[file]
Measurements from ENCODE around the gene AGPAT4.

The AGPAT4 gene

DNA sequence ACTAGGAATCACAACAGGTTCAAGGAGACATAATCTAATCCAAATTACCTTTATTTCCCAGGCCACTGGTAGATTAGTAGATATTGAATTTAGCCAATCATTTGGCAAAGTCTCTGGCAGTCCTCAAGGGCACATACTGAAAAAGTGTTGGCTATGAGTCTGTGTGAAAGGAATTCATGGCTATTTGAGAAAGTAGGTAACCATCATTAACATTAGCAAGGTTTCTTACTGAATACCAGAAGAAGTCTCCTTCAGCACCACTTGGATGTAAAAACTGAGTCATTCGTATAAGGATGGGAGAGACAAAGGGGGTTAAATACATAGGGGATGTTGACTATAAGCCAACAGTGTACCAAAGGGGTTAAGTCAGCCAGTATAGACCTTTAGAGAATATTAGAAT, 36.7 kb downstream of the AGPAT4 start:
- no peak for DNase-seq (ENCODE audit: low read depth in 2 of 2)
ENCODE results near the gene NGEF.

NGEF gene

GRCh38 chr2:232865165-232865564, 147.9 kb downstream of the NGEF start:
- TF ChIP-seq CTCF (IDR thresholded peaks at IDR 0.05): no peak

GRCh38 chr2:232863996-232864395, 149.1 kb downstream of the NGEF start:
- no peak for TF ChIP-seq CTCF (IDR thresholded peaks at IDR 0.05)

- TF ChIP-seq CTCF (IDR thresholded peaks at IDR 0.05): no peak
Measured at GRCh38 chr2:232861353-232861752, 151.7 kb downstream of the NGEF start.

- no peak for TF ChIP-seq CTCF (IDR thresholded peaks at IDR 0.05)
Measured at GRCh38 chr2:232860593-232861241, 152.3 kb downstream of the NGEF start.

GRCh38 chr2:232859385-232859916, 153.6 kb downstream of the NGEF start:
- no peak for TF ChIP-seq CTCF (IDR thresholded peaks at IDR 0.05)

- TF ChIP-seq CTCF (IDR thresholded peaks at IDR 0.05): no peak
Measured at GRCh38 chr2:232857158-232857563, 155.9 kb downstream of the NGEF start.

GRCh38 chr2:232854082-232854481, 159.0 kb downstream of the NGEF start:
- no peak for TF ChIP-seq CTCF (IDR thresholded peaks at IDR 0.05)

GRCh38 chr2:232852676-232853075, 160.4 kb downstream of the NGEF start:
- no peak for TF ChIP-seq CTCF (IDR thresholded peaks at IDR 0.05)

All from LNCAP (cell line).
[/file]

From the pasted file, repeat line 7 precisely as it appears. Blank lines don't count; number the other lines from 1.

GRCh38 chr2:232865165-232865564, 147.9 kb downstream of the NGEF start: